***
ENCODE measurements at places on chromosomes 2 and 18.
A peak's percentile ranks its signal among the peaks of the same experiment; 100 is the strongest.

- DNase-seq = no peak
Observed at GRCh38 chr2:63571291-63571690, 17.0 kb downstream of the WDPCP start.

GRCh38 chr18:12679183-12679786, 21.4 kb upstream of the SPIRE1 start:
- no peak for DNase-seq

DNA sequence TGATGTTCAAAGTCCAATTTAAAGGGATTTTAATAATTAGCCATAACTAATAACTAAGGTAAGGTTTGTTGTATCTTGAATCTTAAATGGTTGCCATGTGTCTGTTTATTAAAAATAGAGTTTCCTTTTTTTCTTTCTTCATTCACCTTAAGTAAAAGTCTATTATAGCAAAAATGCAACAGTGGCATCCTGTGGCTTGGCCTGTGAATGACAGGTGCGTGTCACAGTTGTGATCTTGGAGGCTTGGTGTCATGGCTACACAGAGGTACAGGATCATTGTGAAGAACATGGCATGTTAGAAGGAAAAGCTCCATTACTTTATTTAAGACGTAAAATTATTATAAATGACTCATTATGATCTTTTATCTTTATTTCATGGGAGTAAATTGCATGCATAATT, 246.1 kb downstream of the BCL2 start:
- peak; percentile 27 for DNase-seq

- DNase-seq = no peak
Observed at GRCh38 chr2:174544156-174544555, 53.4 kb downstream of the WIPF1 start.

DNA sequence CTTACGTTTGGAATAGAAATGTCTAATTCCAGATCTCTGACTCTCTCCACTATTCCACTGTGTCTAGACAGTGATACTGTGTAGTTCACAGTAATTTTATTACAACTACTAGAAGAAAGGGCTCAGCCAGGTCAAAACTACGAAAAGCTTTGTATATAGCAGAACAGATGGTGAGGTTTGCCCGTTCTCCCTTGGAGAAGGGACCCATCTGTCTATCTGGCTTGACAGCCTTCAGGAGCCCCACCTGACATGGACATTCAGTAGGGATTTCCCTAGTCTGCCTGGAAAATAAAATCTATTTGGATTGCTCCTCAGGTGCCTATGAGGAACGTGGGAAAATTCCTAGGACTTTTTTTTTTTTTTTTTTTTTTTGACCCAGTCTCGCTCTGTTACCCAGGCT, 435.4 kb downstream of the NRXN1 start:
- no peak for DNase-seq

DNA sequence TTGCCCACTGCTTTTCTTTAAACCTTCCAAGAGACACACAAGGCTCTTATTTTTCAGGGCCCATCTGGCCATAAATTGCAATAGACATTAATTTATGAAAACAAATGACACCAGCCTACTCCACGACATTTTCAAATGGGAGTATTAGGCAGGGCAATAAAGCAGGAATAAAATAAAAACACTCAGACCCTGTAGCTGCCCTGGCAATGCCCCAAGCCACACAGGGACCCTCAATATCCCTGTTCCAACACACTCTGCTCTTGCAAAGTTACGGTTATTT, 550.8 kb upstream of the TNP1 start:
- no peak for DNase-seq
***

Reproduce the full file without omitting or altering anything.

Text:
ENCODE measurements at places on chromosomes 2 and 18.
A peak's percentile ranks its signal among the peaks of the same experiment; 100 is the strongest.

- DNase-seq = no peak
Observed at GRCh38 chr2:63571291-63571690, 17.0 kb downstream of the WDPCP start.

GRCh38 chr18:12679183-12679786, 21.4 kb upstream of the SPIRE1 start:
- no peak for DNase-seq

DNA sequence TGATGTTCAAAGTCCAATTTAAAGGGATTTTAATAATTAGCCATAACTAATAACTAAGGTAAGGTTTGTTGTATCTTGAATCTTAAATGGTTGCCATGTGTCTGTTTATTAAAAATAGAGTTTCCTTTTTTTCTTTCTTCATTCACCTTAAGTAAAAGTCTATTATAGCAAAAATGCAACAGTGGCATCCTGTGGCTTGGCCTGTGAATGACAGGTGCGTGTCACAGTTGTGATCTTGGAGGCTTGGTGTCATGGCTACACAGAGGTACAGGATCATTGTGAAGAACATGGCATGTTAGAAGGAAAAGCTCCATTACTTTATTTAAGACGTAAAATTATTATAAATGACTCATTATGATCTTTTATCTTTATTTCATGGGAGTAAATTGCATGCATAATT, 246.1 kb downstream of the BCL2 start:
- peak; percentile 27 for DNase-seq

- DNase-seq = no peak
Observed at GRCh38 chr2:174544156-174544555, 53.4 kb downstream of the WIPF1 start.

DNA sequence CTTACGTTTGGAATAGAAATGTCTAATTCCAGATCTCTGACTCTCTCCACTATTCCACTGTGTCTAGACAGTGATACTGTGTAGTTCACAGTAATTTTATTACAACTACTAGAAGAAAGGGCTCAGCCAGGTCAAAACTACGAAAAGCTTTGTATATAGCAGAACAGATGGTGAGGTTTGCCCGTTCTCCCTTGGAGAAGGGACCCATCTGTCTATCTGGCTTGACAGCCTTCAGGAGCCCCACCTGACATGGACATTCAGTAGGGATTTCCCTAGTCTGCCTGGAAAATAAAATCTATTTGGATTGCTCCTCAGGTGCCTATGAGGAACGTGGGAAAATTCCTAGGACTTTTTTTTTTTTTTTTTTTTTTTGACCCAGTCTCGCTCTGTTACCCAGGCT, 435.4 kb downstream of the NRXN1 start:
- no peak for DNase-seq

DNA sequence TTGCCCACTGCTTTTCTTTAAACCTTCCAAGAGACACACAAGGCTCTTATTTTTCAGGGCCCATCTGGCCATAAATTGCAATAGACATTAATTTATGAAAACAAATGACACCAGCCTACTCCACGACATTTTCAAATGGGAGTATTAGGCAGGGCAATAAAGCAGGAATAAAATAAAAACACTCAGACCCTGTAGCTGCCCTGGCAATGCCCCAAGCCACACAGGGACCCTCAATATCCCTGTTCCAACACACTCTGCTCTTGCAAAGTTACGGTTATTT, 550.8 kb upstream of the TNP1 start:
- no peak for DNase-seq